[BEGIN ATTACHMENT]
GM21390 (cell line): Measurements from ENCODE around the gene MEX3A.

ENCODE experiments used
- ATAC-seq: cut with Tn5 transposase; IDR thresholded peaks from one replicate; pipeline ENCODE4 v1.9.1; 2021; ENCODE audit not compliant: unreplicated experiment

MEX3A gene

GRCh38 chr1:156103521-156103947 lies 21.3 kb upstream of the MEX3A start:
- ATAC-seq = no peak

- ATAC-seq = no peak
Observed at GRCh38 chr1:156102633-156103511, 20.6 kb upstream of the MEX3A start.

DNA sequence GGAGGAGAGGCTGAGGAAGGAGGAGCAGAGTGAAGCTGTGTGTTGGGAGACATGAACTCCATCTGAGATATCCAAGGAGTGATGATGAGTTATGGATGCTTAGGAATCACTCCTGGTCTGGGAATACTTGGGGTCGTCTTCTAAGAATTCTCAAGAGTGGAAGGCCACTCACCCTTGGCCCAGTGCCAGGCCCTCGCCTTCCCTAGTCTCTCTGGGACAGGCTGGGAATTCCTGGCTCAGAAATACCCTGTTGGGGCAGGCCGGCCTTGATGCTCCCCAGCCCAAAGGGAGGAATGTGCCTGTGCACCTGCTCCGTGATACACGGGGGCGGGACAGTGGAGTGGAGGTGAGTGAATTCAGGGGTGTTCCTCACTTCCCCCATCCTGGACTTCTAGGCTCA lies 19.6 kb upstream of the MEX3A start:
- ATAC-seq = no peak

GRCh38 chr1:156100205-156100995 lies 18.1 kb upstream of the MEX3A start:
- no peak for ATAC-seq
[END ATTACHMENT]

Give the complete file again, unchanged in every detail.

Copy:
GM21390 (cell line): Measurements from ENCODE around the gene MEX3A.

ENCODE experiments used
- ATAC-seq: cut with Tn5 transposase; IDR thresholded peaks from one replicate; pipeline ENCODE4 v1.9.1; 2021; ENCODE audit not compliant: unreplicated experiment

MEX3A gene

GRCh38 chr1:156103521-156103947 lies 21.3 kb upstream of the MEX3A start:
- ATAC-seq = no peak

- ATAC-seq = no peak
Observed at GRCh38 chr1:156102633-156103511, 20.6 kb upstream of the MEX3A start.

DNA sequence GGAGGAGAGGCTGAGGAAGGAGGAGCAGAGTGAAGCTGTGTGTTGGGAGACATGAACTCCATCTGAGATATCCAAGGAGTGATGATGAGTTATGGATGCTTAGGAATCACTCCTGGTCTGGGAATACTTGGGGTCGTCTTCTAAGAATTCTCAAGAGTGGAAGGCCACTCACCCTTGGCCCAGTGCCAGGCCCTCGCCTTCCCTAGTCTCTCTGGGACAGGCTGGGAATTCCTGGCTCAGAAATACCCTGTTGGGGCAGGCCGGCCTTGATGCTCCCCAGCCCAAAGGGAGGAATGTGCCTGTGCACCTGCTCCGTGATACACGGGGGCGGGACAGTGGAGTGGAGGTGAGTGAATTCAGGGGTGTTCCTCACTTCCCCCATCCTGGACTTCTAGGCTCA lies 19.6 kb upstream of the MEX3A start:
- ATAC-seq = no peak

GRCh38 chr1:156100205-156100995 lies 18.1 kb upstream of the MEX3A start:
- no peak for ATAC-seq